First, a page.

Understanding Conspiracy Charges

We all know that conspiracy is a serious crime, but at the same time, the charge can seem a bit abstract. What exactly is conspiracy? Do you go to prison if you’re convicted? Keep reading to learn the answers to these questions and more.

What Is a Conspiracy Charge?

Conspiracy charges can be quite broad. Unlike other charges, you don’t actually have to break the law to be charged with conspiracy. All that matters is that you and another person agreed to do something illegal and took a step toward doing it. Because of the wide scope of this charge, it can be filed against people in a variety of situations. Commonly, these charges occur in cases involving drug-related crimes, white collar crimes, and violent crimes. For this reason, conspiracy charges are the most commonly filed federal charges, but they can be filed on the state level as well.

Conspiracy in Our News

In current news, some of those involved in the college admissions scandal were charged with racketeering conspiracy charges. The individuals facing this charge are accused of knowingly being middlemen for bribes from wealthy parents to specific universities. Essentially, parents were paying those individuals money to ensure the admittance of their child to a specific university. The middlemen then passed the money on to the university, and the child was admitted.

At its core, this constitutes bribery, which is an illegal act, and now authorities are trying to determine how many people were party to this illegal act. Those who were involved face the possibility of being charged with conspiracy.

Another Example of Conspiracy

As mentioned above, you don’t have to actually do anything illegal to be charged with conspiracy. For example, let’s say Joe and Bob decide to rob a bank.

In order to prepare for their upcoming bank robbery, there are several things that they might want to do. They could buy masks, research the blueprints for the bank, or buy guns. By themselves, none of these tasks would necessarily be illegal. However, because of their previously declared intention of robbing a bank, even the simple act of buying a mask might be the act that allows the federal or state authorities to press conspiracy charges.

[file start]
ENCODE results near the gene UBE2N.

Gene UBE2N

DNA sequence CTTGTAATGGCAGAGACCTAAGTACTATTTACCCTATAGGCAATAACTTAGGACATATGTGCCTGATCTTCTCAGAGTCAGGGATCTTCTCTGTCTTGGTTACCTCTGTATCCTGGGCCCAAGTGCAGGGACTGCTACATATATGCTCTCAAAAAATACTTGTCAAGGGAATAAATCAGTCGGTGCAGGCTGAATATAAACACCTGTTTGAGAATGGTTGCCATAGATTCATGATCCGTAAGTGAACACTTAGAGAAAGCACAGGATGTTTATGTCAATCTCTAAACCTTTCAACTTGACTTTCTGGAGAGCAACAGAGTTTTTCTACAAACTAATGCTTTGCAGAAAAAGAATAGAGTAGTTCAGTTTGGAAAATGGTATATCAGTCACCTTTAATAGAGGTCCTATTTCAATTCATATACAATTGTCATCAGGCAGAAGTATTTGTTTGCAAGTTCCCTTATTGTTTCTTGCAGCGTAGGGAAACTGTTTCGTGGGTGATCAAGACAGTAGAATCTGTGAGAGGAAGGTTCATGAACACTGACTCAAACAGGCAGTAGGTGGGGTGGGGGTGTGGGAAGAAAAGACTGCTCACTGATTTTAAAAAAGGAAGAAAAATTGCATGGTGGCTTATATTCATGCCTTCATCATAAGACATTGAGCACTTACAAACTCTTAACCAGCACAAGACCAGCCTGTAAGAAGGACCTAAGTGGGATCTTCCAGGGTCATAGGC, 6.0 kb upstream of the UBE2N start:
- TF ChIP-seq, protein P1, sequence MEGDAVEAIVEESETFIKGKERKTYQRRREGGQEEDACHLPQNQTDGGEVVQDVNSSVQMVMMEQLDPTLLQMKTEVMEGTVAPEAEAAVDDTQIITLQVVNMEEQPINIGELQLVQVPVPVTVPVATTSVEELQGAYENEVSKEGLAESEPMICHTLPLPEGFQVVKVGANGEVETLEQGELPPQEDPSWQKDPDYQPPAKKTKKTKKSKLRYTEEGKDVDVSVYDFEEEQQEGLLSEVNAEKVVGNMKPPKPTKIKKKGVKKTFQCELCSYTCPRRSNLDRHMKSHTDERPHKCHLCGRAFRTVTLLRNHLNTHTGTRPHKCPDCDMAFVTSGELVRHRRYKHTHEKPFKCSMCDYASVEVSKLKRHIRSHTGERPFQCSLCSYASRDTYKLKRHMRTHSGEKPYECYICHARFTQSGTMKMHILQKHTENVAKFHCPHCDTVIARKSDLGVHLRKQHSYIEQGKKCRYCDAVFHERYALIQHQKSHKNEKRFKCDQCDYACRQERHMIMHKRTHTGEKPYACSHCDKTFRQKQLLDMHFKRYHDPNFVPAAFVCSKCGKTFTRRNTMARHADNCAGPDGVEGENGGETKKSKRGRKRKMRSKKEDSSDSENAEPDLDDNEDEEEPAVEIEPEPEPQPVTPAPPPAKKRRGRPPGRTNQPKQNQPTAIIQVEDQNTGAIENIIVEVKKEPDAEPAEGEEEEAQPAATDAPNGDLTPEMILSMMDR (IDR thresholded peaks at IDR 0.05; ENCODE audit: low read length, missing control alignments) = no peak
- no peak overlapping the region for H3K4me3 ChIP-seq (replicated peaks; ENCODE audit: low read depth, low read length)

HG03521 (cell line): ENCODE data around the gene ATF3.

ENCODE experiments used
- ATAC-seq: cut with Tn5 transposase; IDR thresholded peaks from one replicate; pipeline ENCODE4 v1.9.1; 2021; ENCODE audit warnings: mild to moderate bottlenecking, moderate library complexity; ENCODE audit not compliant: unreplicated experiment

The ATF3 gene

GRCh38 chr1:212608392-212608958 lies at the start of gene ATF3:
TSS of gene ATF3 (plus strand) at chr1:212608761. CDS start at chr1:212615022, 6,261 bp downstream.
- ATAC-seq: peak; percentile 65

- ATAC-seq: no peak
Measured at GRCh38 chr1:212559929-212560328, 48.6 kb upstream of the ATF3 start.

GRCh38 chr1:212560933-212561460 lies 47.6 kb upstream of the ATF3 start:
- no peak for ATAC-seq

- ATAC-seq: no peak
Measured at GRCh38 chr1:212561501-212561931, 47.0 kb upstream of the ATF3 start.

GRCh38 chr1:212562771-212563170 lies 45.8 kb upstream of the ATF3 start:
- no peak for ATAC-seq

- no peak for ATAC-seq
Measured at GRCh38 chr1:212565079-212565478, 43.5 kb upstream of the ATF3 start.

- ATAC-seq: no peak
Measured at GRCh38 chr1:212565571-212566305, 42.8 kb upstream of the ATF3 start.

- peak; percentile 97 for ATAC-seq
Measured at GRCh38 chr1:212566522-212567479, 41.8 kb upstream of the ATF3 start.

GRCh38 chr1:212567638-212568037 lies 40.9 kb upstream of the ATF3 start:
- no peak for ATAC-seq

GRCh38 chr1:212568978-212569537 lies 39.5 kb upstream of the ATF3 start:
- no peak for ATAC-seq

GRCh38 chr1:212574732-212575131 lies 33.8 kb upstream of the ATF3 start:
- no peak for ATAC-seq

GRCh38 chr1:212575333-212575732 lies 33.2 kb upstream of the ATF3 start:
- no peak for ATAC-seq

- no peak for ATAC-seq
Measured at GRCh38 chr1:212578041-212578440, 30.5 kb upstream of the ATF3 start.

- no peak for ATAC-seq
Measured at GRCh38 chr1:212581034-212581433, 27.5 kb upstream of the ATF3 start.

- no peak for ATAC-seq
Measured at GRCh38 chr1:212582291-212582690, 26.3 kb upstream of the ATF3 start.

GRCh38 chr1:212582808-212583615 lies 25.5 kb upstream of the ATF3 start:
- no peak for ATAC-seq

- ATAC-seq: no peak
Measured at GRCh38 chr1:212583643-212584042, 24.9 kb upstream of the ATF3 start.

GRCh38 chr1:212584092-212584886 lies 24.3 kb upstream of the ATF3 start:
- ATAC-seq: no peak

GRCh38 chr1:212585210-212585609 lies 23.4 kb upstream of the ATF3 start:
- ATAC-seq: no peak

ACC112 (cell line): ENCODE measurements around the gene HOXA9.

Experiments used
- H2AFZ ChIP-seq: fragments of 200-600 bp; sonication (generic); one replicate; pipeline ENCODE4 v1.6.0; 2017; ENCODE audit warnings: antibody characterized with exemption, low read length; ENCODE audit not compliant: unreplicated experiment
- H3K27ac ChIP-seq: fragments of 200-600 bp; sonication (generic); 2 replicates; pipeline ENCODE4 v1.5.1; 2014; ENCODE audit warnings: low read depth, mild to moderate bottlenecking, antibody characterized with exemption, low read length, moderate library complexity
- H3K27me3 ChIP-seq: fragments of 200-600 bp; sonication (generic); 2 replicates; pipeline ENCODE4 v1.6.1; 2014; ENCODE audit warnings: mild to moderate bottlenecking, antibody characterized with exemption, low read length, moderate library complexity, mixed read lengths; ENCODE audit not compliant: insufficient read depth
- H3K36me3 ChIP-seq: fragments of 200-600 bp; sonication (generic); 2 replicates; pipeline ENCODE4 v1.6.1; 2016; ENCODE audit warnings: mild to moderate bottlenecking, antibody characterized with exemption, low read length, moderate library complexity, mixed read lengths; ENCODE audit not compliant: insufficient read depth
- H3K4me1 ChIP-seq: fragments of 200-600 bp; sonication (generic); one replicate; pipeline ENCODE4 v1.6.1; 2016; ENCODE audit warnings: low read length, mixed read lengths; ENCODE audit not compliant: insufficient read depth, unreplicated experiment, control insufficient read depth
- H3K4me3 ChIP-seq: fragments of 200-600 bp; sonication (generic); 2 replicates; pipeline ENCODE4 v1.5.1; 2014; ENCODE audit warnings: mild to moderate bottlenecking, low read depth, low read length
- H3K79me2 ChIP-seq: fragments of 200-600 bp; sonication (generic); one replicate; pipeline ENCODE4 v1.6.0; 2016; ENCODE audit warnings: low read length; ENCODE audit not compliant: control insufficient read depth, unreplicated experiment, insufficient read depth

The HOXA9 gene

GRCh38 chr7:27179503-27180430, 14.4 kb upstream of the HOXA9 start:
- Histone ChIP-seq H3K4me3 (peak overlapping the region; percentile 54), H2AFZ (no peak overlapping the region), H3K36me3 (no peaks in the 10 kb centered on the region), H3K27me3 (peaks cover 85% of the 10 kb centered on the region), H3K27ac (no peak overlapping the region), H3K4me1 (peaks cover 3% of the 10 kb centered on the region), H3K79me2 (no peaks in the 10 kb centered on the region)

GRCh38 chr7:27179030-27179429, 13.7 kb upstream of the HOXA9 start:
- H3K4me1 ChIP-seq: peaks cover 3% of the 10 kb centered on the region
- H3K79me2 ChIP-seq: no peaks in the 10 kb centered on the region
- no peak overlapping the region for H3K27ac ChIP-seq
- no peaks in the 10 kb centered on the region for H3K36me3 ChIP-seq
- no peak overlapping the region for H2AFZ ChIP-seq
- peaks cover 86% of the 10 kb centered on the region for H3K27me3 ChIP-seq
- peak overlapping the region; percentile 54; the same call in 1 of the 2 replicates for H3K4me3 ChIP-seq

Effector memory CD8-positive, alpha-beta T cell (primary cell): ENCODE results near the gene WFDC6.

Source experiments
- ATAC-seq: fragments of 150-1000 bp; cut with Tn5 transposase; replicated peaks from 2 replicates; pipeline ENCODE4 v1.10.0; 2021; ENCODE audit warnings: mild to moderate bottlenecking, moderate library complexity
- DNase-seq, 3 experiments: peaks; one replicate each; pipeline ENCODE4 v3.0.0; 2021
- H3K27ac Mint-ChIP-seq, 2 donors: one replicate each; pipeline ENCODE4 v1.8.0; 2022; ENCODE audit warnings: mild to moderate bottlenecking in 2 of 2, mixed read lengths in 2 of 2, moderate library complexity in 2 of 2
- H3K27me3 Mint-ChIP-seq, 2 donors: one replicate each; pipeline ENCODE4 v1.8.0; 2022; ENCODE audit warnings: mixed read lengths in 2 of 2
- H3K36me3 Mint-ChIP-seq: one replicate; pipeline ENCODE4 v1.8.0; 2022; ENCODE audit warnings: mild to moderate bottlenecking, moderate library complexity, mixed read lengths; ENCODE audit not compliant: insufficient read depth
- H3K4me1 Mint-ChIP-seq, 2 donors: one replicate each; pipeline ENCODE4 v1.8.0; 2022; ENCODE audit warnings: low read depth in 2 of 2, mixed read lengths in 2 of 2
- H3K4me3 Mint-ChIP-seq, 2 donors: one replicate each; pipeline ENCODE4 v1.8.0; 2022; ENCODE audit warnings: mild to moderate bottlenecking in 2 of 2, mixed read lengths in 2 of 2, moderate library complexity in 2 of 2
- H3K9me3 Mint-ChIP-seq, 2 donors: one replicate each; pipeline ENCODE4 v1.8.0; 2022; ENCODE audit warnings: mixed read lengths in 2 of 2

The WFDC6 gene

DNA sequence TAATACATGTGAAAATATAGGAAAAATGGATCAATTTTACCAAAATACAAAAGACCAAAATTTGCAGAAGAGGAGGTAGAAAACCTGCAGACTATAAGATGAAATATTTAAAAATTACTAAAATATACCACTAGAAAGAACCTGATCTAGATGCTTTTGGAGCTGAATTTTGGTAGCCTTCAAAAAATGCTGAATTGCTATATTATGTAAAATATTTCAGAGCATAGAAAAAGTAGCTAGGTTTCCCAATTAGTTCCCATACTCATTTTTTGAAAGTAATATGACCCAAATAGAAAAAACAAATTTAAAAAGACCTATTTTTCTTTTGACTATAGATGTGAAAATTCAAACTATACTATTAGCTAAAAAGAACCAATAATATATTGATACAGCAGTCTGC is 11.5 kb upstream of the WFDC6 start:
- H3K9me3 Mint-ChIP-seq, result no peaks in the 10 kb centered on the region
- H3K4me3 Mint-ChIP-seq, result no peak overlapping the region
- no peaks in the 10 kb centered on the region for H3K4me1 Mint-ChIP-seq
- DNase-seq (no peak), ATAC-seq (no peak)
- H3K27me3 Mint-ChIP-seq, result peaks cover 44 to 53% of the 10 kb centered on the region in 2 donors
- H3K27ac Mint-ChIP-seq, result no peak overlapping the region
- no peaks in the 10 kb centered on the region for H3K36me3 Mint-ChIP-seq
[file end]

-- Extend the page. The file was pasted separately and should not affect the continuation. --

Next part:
What Happens if You’re Convicted of Conspiracy Charges?

Whether charged at the state or federal level, if you are convicted of conspiracy charges, you generally face prison time.

Are You Facing Conspiracy Charges?

If you are facing conspiracy charges, you’ll want to make sure you have a qualified lawyer to defend you. Although these charges may seem vague and although you may not have technically broken any laws, these are very serious charges. At Cove Law, we can help you. Call us now at (954) 921-1121 or contact us online to find out what we can do for you.

Written by Andrew Cove

Cove Law has significant experience defending federal investigations and formal actions by the Federal Trade Commission, the Consumer Finance Protection Board and the U.S. Department of Justice, as well as similar matters on the state level by the respective state Attorney General’s Offices and other local agencies.